bluehash

What are you doing right now..?

108 posts in this topic

Just placed a digikey order for ledRing parts. Also writing/testing code to run on the ring controller board.

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Just restarting a Stellaris LP project that I'd put on the back burner, so decided to use Tiva LP instead. Just remembering how many silly little hidden things you need to sort before even getting blinky going! (Ensuring the part is defined, etc.) MSP430 seems so much easier.

 

Also ordered some 0603 parts (for RobG's nanoPad). I've only just got used to working with 0805!

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Well, I was going to finish my 40W RGBW spotlight this weekend, but the LEDs I got are a total cr...

So instead, I am writing some software for my Kinetis Freestyle I board.

 

post-73-0-61033100-1395541513_thumb.jpgpost-73-0-02076900-1395541523_thumb.jpgpost-73-0-06196600-1395541537_thumb.jpg

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Got a common build infrastructure for Tiva TM4C123, TM4C129, and EFM32TG/EFM32GG working, based on gcc-arm and the CMSIS startup and linker scripts.  Not convinced it was worth the effort, yet.

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Firmware for the radio sensor packs is just about done.  I spent the weekend wrapping up the state machine and settling how I want to handle the handshaking with the base station to start/stop the data stream.  It's working great but something seems to be blocking incoming traffic on the radio while it is transmitting data out.  I think there might not be enough of a gap between transmissions for the radio to rx the command packets but I haven't been able to confirm.   The control board already aggregates data from the sensors and then transmits it all at once, so I'm hoping upping the radio baud rate will leave enough dead time to allow a few bytes to sneak in.  If all else fails, I will just add a command to select how long to transmit data, and use the heartbeat timer I already have in place to kill it.

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@@zeke Is that an MSP430 footprint?

There is no MSP430 on this board.

 

The green object is the RF200 radio module. It has an ATMEGA128RFA1 inside it running SNAPpy - a subset of Python.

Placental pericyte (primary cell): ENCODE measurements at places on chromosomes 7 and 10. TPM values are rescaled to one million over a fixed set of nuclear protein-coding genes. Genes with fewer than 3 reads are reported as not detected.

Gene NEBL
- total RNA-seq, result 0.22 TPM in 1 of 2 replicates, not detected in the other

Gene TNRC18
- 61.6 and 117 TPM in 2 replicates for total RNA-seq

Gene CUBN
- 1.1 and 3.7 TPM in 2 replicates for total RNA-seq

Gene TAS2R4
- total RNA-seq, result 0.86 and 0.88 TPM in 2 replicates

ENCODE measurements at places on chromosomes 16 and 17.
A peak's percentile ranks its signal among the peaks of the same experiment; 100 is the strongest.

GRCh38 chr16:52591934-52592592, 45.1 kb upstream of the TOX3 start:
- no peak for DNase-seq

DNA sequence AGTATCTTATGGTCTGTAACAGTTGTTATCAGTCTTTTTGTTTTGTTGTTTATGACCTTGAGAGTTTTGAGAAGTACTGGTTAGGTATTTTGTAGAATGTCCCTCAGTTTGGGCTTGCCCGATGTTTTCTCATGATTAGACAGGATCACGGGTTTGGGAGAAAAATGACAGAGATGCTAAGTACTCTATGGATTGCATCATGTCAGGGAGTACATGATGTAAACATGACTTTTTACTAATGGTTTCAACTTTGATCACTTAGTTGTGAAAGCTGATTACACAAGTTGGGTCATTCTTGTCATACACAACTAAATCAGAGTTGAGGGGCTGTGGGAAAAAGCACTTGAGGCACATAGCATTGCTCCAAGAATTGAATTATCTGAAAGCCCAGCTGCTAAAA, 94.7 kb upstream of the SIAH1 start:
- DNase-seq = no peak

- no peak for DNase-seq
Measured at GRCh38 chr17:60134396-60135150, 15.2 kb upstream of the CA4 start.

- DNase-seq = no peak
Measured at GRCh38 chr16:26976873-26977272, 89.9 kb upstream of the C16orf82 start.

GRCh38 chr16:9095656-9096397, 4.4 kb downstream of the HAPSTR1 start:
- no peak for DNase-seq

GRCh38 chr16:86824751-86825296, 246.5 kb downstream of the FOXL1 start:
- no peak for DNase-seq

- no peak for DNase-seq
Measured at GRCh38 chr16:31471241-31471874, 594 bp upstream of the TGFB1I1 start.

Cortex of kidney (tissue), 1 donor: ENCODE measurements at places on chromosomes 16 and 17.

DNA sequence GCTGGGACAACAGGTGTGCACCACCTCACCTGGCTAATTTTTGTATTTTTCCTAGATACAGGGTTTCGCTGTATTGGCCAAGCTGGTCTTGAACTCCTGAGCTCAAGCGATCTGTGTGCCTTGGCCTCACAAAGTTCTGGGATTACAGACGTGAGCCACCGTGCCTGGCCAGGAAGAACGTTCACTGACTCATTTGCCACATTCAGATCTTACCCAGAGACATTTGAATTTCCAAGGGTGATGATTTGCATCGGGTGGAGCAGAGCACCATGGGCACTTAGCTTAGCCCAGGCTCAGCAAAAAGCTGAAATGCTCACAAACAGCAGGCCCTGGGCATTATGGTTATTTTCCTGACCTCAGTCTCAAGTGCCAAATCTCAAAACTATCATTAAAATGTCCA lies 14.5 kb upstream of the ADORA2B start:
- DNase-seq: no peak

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Got a common build infrastructure for Tiva TM4C123, TM4C129, and EFM32TG/EFM32GG working, based on gcc-arm and the CMSIS startup and linker scripts.  Not convinced it was worth the effort, yet.

@@pabigot I'm trying to grasp CMSIS. I normally use drivers directly from manufacturer - STM32Lib/TivaWare. I noticed that STM32 uses CMSIS DSP libraries.

Do you have to use CMSIS such that it goes under manufacturer libraries or is it completely standalone?

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I'm trying to grasp CMSIS. I normally use drivers directly from manufacturer - STM32Lib/TivaWare. I noticed that STM32 uses CMSIS DSP libraries.

Do you have to use CMSIS such that it goes under manufacturer libraries or is it completely standalone?

 

I admit I'm trying to grasp CMSIS myself, in part because vendors are not supporting it in its full glory so I can't find working examples.

 

My top-level understanding is CMSIS is a standard API specifying how names are spelled and what the corresponding function/macro/variable means.  The implementation is expected to provided by the silicon vendor, generally using templates supplied by ARM.  There are several layers and blocks in the architecture.

 

Vendors appear to delegate to CMSIS_DSP (a source library), but EFM32 adds only CMSIS-CORE, and TI doesn't even do that.  I have yet to find anybody who provides CMSIS-Driver (defined as API only) which would be what replaces driverlib (TI) and emlib (EFM32) to give access to the device peripherals.

 

In short, if done as I believe it's supposed to be done, the code is portable because it uses a generic API, but the implementation of the API is to be supplied by the vendor.  In practice, it seems each vendor thinks their home-grown APIs are better, or think it's in their best interest to have a distinct API (perhaps to make it harder for people to switch to other vendors).

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In short, if done as I believe it's supposed to be done, the code is portable because it uses a generic API, but the implementation of the API is to be supplied by the vendor.  In practice, it seems each vendor thinks their home-grown APIs are better, or think it's in their best interest to have a distinct API (perhaps to make it harder for people to switch to other vendors).